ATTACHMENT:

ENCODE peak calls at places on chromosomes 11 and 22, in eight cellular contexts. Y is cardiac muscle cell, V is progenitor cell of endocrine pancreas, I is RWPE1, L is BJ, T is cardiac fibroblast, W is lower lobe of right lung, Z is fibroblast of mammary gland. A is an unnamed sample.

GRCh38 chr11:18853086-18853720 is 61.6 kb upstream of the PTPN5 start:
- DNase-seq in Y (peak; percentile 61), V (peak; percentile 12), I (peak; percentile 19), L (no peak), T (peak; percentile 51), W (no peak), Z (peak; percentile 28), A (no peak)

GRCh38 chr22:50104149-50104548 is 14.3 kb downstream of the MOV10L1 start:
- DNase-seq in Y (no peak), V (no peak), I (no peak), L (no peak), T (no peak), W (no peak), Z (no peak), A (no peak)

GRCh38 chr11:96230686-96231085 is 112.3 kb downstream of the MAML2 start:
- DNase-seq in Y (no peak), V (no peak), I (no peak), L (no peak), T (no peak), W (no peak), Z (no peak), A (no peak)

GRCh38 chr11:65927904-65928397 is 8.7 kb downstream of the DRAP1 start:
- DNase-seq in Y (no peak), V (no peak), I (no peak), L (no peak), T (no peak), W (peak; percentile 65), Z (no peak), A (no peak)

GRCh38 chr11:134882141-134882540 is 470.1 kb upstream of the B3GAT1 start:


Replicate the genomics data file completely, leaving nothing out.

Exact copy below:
ENCODE peak calls at places on chromosomes 11 and 22, in eight cellular contexts. Y is cardiac muscle cell, V is progenitor cell of endocrine pancreas, I is RWPE1, L is BJ, T is cardiac fibroblast, W is lower lobe of right lung, Z is fibroblast of mammary gland. A is an unnamed sample.

GRCh38 chr11:18853086-18853720 is 61.6 kb upstream of the PTPN5 start:
- DNase-seq in Y (peak; percentile 61), V (peak; percentile 12), I (peak; percentile 19), L (no peak), T (peak; percentile 51), W (no peak), Z (peak; percentile 28), A (no peak)

GRCh38 chr22:50104149-50104548 is 14.3 kb downstream of the MOV10L1 start:
- DNase-seq in Y (no peak), V (no peak), I (no peak), L (no peak), T (no peak), W (no peak), Z (no peak), A (no peak)

GRCh38 chr11:96230686-96231085 is 112.3 kb downstream of the MAML2 start:
- DNase-seq in Y (no peak), V (no peak), I (no peak), L (no peak), T (no peak), W (no peak), Z (no peak), A (no peak)

GRCh38 chr11:65927904-65928397 is 8.7 kb downstream of the DRAP1 start:
- DNase-seq in Y (no peak), V (no peak), I (no peak), L (no peak), T (no peak), W (peak; percentile 65), Z (no peak), A (no peak)

GRCh38 chr11:134882141-134882540 is 470.1 kb upstream of the B3GAT1 start: